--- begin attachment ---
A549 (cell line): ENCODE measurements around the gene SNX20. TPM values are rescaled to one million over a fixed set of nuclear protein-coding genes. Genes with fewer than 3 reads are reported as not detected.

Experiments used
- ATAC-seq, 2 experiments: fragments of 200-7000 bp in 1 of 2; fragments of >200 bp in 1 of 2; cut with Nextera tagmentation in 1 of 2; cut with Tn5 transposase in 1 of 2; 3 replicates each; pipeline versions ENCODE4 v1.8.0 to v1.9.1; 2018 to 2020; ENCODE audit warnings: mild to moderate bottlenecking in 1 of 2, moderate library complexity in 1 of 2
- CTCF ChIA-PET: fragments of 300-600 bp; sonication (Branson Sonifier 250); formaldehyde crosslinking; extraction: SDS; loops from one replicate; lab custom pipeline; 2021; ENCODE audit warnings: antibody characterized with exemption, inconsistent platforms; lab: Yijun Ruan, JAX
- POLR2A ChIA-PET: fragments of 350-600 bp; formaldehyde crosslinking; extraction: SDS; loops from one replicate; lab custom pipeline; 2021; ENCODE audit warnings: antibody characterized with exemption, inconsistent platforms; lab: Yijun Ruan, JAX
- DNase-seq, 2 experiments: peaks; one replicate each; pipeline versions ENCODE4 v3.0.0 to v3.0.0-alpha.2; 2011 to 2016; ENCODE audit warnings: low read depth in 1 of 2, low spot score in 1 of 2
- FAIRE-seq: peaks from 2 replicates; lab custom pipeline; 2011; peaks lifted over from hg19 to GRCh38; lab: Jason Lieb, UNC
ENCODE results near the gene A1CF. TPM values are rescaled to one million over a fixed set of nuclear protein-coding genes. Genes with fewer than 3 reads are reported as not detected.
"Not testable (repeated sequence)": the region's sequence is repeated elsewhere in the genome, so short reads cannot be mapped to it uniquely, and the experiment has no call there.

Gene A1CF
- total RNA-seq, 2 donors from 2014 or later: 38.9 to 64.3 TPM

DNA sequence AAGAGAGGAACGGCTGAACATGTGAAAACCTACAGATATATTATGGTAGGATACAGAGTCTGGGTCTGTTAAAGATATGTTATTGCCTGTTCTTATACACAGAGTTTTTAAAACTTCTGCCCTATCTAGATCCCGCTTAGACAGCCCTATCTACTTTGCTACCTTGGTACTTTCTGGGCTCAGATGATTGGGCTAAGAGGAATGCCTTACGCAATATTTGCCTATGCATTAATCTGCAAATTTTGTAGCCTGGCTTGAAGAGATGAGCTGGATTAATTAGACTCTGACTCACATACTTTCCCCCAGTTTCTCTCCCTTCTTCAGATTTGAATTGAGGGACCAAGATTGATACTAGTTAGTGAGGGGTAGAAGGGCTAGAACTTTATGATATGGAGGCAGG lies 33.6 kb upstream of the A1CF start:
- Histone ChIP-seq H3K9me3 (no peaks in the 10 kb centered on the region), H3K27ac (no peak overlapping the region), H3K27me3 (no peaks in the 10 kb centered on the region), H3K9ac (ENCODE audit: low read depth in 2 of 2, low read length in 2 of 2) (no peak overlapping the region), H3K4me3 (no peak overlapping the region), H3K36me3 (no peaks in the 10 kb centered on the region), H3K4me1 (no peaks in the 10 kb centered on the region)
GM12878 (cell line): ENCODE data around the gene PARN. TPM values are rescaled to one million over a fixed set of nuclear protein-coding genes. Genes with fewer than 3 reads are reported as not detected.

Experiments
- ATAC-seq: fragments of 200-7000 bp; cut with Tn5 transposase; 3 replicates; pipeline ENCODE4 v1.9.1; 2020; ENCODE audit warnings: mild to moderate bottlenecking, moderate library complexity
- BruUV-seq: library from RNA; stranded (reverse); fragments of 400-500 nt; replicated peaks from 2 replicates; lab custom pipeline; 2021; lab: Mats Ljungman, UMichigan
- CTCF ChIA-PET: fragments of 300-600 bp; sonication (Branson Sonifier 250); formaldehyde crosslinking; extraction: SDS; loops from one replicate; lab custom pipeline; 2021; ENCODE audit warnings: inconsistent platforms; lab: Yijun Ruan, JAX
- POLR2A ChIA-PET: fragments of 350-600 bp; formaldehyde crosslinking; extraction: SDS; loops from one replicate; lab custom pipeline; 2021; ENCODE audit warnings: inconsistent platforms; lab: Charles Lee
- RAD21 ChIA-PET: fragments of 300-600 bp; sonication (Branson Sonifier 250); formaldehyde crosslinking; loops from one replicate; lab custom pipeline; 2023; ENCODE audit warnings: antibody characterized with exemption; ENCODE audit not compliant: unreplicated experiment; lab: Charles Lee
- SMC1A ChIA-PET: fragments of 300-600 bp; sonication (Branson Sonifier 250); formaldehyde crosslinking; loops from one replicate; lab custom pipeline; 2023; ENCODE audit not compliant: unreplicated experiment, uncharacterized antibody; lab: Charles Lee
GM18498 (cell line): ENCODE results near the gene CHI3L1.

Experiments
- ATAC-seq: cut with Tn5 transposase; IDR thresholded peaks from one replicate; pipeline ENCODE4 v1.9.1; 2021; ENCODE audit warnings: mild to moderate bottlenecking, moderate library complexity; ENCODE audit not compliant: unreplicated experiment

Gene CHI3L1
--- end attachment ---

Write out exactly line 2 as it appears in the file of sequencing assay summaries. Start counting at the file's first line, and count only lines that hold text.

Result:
Experiments used